Finally, at The Wool Gatherer's stand, I bought a small bottle of "Hans' Own Spinning Wheel Oil."  Lynda asked if 3-in-1 machine oil, or regular old sewing machine oil would work just as well.  Hans said, "No--those oils are not heavy enough for spinning wheels.  That's 10-30 weight motor oil."  I know I can pick that up at Fleet Farm, but it was the bottle I really wanted, with that needle nose spout to help you get the oil right where you need it.

I did stop by Patty Reedy's Rainbow Fleece Farm stand  -- such nice fleece she raises there!  When I first started spinning, I remember her fleece really had me mesmerized because it sparkled.  It actually had a luster and a sheen you just don't see anywhere else.  Not sure how she does it ...  Like magic!

Lots' of gorgeous hanks of spun yarn ...  I would like to try something more artistic and adventuresome than just my straight run-of-the mill spinning.  Perhaps mixing 2 colors in the plying stage?  Or adding some bling?  I think I saw a video about how to add sequins ...  Someone was selling orphan calls of spun yarn with tiny seed beads incorporated into it.  Very nice -- I'd like to learn how to do that!

One stand was selling rugs as what seems to be more than reasonable prices for a buyer.  Might have been slave labor to her -- because I know what it takes to make one now.  Beautiful color combinations at her stand.

Another lady was selling felted scarves --  some looked like northern lights!  Neat!  I think she also had some nice shawl pins there made from cut off tree branches -- finished nicely.  There is always something I wish I would have purchased, but didn't.  I think if I'd have gone back on Sunday, I probably would have gotten one of those shawl pins.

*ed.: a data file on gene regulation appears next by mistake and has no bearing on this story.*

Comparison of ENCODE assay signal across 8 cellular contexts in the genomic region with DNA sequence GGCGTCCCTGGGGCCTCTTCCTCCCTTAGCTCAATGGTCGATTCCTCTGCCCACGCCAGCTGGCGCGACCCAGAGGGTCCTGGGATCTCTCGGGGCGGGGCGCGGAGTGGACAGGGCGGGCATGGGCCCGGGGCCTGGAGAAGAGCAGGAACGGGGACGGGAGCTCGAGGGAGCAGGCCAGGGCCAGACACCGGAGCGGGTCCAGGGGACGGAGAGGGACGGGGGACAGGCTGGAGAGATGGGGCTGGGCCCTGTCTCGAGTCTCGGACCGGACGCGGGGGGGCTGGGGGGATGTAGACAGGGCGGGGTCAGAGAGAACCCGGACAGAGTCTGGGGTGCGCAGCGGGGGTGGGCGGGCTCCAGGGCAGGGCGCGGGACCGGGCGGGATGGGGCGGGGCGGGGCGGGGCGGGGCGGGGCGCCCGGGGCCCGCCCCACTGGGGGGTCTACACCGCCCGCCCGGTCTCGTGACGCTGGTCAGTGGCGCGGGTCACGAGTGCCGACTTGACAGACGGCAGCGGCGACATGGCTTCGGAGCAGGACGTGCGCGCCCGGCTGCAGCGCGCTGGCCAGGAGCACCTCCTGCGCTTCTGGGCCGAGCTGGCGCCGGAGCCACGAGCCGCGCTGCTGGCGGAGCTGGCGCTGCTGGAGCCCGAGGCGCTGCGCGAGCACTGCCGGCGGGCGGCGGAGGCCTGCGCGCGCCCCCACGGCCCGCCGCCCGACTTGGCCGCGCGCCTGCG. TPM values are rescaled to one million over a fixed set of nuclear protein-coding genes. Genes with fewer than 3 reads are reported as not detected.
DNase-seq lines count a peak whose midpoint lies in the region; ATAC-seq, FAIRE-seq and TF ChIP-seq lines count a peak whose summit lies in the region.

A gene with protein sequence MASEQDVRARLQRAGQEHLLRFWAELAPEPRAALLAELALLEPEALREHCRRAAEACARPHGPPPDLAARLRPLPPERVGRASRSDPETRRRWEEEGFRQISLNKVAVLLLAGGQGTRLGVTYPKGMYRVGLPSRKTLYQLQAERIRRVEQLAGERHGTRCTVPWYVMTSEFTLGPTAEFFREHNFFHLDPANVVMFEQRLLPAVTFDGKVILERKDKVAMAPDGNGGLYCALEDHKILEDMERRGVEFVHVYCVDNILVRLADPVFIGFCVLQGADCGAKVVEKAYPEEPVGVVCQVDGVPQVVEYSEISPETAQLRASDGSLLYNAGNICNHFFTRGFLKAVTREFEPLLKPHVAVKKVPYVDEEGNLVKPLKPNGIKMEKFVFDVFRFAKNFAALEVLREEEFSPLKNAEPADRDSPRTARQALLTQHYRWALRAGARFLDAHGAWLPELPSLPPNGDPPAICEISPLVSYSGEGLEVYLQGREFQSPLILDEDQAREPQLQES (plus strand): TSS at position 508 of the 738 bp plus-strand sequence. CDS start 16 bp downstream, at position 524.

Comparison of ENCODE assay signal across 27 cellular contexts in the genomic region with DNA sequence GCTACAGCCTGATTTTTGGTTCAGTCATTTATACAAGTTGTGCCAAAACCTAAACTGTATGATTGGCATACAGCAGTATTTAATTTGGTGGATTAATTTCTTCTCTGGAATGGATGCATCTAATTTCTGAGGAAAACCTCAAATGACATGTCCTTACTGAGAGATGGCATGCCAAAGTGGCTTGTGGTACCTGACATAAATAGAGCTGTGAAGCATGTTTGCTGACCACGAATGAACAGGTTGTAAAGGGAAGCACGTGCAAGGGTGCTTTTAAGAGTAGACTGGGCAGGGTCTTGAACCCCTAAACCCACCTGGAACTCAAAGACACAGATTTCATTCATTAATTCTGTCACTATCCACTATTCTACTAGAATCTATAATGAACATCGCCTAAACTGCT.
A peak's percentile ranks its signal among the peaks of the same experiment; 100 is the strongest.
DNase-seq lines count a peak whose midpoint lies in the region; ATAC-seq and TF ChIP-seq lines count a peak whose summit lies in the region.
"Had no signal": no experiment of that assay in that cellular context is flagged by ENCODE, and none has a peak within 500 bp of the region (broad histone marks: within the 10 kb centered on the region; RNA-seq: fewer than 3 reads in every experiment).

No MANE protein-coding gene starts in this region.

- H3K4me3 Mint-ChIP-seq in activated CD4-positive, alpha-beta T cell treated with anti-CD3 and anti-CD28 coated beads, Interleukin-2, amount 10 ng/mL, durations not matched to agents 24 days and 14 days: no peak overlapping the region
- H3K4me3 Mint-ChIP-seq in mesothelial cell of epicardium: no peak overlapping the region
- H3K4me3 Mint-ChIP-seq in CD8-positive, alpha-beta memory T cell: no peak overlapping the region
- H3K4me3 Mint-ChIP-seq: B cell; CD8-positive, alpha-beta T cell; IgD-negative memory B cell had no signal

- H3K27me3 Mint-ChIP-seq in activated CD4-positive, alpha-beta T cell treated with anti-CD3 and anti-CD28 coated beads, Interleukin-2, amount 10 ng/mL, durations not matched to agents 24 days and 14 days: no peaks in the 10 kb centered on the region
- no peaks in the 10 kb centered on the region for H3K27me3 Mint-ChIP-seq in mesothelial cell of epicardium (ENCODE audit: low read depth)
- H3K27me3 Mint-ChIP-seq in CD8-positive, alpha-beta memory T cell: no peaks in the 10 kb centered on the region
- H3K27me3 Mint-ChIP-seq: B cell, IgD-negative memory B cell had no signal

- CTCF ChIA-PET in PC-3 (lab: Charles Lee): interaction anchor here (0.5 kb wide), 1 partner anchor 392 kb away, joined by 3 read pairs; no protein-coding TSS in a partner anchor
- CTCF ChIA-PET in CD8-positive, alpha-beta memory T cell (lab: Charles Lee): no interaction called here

Soap -- One stand was selling French soaps, so I got 2 bars of my favorite Miel (honey) soap.  I don't know what they do to it!  I know I can make soap, and I put honey in it, but it never comes out smelling so light and flowery as the French Miel soap does.  And so I keep buying it when I see it!

After we got tired of shopping, Lynda and I went to sit and spin in the park area -- same place we were last year.  Much cooler this year, with a breeze.  Last year we had company as other spinners came to work their magic alongside us.  This year, it was just the two of us.  Lynda brought a Turkish drop spindle this time -- more portable than her wheel.  I had my trusty Louet S90--plying some of that silk and wool mill end mix I got last year.

Another good day at The Wisconsin Sheep and Wool Festival!

Wednesday, September 26, 2018

The Morningstar Quilt Comes Together

I got the star sewn together a few weeks ago.  I am amazed at how cool this looks!
It's so large, it hangs off the edges of my design wall, so I can't even show you the points right now.

The colors are just right -- kind of like a kaliedescope.

Now for the corners, and edging.  It's all black fabric, and the kit / patterns offers a design to be appliqued ...  I'm wondering if I can just free-motion stitch that design in a bright multi-colored thread.  It would be subtle, but visible close up.  I'll probably outline the applique that way.  I can't say I'm really looking forward to the putsy work of putting those blocks together, but maybe I'll be surprised, and it will go faster than I think?

Monday, September 24, 2018